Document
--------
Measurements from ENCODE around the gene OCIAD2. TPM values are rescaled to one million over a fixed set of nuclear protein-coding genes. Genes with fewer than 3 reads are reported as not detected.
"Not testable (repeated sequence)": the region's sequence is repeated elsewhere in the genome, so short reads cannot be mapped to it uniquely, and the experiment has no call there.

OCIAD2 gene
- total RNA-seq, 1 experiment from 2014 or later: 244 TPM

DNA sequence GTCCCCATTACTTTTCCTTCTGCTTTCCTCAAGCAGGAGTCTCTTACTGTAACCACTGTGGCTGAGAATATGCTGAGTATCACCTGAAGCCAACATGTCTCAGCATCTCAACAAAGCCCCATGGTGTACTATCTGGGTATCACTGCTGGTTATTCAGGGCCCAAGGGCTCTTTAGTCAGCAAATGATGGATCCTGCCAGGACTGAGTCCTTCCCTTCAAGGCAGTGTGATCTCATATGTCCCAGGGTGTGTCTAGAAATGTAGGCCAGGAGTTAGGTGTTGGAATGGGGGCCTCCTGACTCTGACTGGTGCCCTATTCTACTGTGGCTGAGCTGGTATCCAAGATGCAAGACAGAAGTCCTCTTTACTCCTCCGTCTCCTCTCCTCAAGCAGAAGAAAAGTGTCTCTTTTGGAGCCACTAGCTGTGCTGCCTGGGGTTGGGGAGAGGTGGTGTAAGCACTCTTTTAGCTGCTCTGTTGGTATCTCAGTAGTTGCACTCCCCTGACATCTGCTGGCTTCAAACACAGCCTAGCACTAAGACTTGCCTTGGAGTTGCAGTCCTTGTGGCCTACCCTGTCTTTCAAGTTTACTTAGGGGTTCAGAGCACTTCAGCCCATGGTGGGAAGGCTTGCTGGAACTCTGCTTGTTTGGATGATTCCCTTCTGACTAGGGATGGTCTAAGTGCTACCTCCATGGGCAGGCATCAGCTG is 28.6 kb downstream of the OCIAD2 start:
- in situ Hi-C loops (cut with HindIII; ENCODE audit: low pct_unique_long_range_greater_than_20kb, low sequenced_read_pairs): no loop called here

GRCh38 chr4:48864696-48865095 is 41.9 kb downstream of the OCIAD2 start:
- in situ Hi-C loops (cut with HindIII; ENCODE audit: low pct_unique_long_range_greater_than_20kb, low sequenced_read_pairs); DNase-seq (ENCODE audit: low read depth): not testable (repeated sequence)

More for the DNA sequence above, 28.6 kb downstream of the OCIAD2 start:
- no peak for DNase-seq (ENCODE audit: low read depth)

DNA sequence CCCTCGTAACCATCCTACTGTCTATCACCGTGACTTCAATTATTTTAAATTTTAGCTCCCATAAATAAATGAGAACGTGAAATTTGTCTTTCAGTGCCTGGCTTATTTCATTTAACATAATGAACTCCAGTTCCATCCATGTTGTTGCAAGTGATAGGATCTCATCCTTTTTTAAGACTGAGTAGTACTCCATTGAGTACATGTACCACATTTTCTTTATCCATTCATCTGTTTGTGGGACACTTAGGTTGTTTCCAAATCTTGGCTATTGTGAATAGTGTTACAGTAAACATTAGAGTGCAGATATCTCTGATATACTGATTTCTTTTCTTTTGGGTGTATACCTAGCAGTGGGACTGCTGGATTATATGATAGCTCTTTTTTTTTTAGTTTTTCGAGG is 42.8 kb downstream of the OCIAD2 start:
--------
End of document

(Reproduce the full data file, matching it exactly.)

Measurements from ENCODE around the gene OCIAD2. TPM values are rescaled to one million over a fixed set of nuclear protein-coding genes. Genes with fewer than 3 reads are reported as not detected.
"Not testable (repeated sequence)": the region's sequence is repeated elsewhere in the genome, so short reads cannot be mapped to it uniquely, and the experiment has no call there.

OCIAD2 gene
- total RNA-seq, 1 experiment from 2014 or later: 244 TPM

DNA sequence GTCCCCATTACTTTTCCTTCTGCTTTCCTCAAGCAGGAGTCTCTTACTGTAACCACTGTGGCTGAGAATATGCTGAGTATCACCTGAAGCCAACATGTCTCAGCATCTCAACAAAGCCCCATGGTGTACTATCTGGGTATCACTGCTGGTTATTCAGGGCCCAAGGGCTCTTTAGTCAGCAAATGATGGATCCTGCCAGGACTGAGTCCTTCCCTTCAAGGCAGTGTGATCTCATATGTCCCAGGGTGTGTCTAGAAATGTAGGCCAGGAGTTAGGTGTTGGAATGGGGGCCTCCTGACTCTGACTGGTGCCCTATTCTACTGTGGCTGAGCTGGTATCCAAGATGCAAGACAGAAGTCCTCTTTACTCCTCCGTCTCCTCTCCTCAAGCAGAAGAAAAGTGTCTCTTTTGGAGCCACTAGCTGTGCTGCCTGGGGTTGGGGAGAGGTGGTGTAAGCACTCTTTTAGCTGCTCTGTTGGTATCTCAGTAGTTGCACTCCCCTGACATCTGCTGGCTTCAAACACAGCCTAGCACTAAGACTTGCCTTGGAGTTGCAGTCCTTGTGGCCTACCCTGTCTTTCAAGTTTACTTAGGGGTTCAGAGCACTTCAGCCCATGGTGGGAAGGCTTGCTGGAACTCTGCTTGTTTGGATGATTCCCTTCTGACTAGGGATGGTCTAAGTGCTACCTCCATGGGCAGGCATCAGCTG is 28.6 kb downstream of the OCIAD2 start:
- in situ Hi-C loops (cut with HindIII; ENCODE audit: low pct_unique_long_range_greater_than_20kb, low sequenced_read_pairs): no loop called here

GRCh38 chr4:48864696-48865095 is 41.9 kb downstream of the OCIAD2 start:
- in situ Hi-C loops (cut with HindIII; ENCODE audit: low pct_unique_long_range_greater_than_20kb, low sequenced_read_pairs); DNase-seq (ENCODE audit: low read depth): not testable (repeated sequence)

More for the DNA sequence above, 28.6 kb downstream of the OCIAD2 start:
- no peak for DNase-seq (ENCODE audit: low read depth)

DNA sequence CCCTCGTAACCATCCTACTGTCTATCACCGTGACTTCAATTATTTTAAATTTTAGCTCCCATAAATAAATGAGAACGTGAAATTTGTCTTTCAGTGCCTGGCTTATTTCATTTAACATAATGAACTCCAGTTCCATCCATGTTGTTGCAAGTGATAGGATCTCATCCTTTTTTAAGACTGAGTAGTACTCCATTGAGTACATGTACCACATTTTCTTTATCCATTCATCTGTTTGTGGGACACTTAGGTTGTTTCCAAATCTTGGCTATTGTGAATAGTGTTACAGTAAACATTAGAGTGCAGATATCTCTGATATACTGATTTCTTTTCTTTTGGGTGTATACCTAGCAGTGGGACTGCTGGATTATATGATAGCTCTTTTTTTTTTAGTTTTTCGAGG is 42.8 kb downstream of the OCIAD2 start: